Skip to: Content
Skip to: Site Navigation
Skip to: Search


Munich security conference: fresh focus on Afghanistan, nuclear weapons

The host of the Munich security conference, which opens today, says Europe must step up and help its main ally, the US, and tackle pressing global security needs like Afghanistan and Iran.

By Staff writer / February 5, 2010

A police officer checks cars near the hotel Bayerischer Hof in Munich on Friday, ahead of the annual Munich Security conference.

Christof Stache/AP

Enlarge

Munich, Germany

After a year of uncertainty, “there are no more excuses” for Europe not to put its shoulder to the wheel; help its main ally, the US; and tackle pressing global security needs like Afghanistan and Iran, according to Wolfgang Ischinger, host of a prestigious annual security conference opening here today.

Skip to next paragraph

The “no excuses” theme comes amid hand-wringing and remonstration about European “relevance.” Following a White House decision that President Barack Obama will not attend an EU-US summit this spring in Madrid, the EU called off the whole summit. The White House cited scheduling problems.

Last year’s Munich conference saw the first rollout of American foreign policy in the new administration, including the famed "reset" on Russia and an emphasis on cooperation. But one year later, the White House is reportedly underwhelmed at what it considered mostly symbolic efforts by its chief ally on a range of difficult and costly issues it inherited. This year, Mr. Obama is represented by National Security Adviser James Jones and Richard Holbrooke, US special envoy to Afghanistan and Pakistan.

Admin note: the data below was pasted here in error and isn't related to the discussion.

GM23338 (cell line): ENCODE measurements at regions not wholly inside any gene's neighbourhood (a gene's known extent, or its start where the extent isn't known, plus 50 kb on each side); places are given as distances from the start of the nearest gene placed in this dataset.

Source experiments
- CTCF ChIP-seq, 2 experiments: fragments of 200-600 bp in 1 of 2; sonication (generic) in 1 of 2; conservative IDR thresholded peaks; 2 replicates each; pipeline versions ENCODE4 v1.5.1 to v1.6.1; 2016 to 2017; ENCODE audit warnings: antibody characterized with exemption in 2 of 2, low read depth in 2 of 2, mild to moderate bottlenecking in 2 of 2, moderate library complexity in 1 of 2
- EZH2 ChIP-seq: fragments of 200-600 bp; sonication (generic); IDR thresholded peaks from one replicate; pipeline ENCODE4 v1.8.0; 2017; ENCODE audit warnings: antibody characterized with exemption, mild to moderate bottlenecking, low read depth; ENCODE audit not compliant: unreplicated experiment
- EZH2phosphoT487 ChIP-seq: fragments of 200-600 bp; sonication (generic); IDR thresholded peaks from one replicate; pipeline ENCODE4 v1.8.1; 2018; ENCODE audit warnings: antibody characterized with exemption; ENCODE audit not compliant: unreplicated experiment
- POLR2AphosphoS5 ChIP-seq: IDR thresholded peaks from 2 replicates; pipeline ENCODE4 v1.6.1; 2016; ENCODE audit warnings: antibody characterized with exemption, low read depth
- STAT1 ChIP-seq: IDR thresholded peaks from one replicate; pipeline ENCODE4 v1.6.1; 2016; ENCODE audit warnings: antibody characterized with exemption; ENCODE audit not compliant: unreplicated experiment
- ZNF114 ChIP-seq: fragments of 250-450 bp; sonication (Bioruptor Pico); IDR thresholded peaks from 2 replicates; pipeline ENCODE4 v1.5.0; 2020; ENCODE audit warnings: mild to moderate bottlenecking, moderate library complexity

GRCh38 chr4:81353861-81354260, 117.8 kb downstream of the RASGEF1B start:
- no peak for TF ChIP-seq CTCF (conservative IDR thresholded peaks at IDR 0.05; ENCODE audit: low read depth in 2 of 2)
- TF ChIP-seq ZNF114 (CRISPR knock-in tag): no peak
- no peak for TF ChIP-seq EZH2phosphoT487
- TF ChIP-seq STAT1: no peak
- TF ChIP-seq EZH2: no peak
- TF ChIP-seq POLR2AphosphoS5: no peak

The election of Obama and his early visits to Europe brought a "political spring" in European-American relations and a host of good intentions to deal with problems ranging from nuclear proliferation to Iran and the Middle East. European leaders basked in the presence of the very popular Obama in numerous trips here. Yet White House officials are reportedly irritated with a lack of delivery on problems considered to be of mutual security interest.

"Last year's promises are still waiting to be fulfilled and excuses are no longer acceptable," Mr. Ischinger said in a Monitor interview on the eve of a meeting that brings together some 300 top world diplomats. It opened with a statement from Chinese Foreign Minister Yang Jiechi and brings a last-minute acceptance by Iran's foreign minister Manouchehr Mottaki.

“I find it not exactly helpful, but understandable, that Obama will not be at the regular EU meeting," says Ischinger. "Europeans are the American partner in Afghanistan. We are his allies. Where are the Muslim country soldiers? Where are the Chinese? But Europe does need to make itself relevant to the White House. Obama has given us a wake-up call.”

Nuclear weapons

The 48-hour Munich meeting, with its rich set of sideline talks and bilateral meetings, also picks up a rising new focus on nuclear weapons. By May, Washington and Moscow are expected to sign the first strategic nuclear agreement in a generation, in time for the Nuclear Non-Proliferation Treaty review. Senior statesmen like George Schultz, Henry Kissinger, Sam Nunn, and William Perry have in recent weeks been in London, Paris, and Berlin to push a “nuclear free” world.

Permissions